Good Shepherd nun behind ube jam dies at 102

Evelyn Macairan - The Philippine Star
Good Shepherd nun behind ube jam dies at 102
Sister Fidelis Atienza, who died on Saturday, is credited with creating Good Shepherd’s popular ube jam.
STAR / File

MANILA, Philippines — The 102-year-old nun behind the famous ube (purple yam) jam, among other goodies being sold by the Religious of the Good Shepherd (RGS) community that became synonymous with Baguio City, died last Saturday.

CBCPNews, the official news service provider of the Catholic Bishops’ Conference of the Philippines, reported that Good Shepherd Sr. Fidelis Atienza died last March 20.

Atienza started the Marian Bakery in the 1960s and made use of host cuttings for the “crispies,” forerunner of what is known today as “angel cookies.” By 1976, she introduced the ube jam, now one of the convent’s best sellers.

“She was the original mastermind behind the ube jam, enabling the congregation to send thousands of youths to school,” the RGS said.

Aside from Baguio, her various ministries included dozens of community apostolates in Cebu, Quezon City, Hong Kong, France, Rome and Tagaytay.

Sister Fidelis spent most of her years in Maryridge in Tagaytay, accompanying in prayer and counseling the thousands of people who come to the retreat house. And, just a few months after her 100th birthday in 2020, she was transferred to the Good Shepherd Community in Quezon City.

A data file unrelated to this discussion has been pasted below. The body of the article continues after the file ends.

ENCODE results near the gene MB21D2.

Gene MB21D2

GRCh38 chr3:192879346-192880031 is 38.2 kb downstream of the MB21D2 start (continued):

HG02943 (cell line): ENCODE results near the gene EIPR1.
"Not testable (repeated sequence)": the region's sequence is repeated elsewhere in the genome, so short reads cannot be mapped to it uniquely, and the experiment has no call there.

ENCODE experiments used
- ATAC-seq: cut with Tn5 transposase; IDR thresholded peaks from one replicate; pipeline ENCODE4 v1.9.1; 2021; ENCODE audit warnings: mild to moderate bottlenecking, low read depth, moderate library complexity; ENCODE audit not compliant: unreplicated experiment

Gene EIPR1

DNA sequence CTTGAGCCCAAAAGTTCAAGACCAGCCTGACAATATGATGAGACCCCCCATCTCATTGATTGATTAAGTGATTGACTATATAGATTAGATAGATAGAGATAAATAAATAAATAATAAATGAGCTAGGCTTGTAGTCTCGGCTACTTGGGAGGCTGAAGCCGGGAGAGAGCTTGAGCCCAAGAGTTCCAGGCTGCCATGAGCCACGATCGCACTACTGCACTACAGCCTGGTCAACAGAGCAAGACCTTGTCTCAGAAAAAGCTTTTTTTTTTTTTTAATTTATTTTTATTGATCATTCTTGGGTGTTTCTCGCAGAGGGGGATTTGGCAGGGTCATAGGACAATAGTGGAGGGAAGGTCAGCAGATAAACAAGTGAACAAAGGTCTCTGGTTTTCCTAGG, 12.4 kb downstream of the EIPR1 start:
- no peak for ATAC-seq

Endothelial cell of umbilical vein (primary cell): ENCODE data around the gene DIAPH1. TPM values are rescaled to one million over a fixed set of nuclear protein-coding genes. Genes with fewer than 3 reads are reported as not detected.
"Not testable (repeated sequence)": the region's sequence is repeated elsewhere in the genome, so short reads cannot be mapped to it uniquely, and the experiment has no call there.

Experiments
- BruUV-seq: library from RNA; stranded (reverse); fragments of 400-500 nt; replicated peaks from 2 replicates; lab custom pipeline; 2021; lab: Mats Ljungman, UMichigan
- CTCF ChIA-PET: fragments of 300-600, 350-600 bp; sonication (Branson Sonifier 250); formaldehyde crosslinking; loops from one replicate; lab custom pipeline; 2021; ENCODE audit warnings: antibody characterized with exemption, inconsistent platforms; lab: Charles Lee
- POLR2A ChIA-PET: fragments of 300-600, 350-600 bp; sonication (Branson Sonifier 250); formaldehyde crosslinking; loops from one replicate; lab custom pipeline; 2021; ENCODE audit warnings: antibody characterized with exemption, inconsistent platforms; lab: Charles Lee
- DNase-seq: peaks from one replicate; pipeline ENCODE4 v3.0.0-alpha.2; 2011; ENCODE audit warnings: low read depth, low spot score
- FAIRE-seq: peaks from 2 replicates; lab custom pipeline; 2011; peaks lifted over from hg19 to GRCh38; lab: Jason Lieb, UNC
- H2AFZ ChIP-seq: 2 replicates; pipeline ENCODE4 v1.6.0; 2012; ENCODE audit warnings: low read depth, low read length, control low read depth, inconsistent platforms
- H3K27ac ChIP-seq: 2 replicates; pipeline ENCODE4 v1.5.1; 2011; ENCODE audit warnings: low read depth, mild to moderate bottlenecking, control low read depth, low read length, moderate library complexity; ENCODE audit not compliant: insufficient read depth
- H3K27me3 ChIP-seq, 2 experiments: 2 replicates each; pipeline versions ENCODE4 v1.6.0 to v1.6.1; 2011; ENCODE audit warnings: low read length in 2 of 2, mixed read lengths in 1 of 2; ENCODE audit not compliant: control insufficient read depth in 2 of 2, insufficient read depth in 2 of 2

“She dedicated each moment of her day praying for the needs of the Church and the Congregation. She would ask her caregivers to bring her to the oratory day in and day out, spending most of her hours in quiet communion with the Good Shepherd whom she adored all her life,” the RGS said.

“The children in the compound were very fond of their oldest playmate; she was a delight and a source of joy to everyone whom she met,” they added.

Even in her last years, Sr. Fidelis never considered herself ill or infirm, her congregation noted. “Her hands were never weary, she would be seen cutting and collecting plastic wastes and turning them into eco-bricks until her shoulders ached from using scissors.”

Her cremains will be at the chapel of Good Shepherd Convent along Aurora Boulevard in Quezon City, but wake and services will be private. Inurnment at Good Shepherd Columbary, also in Quezon City, is to be announced later


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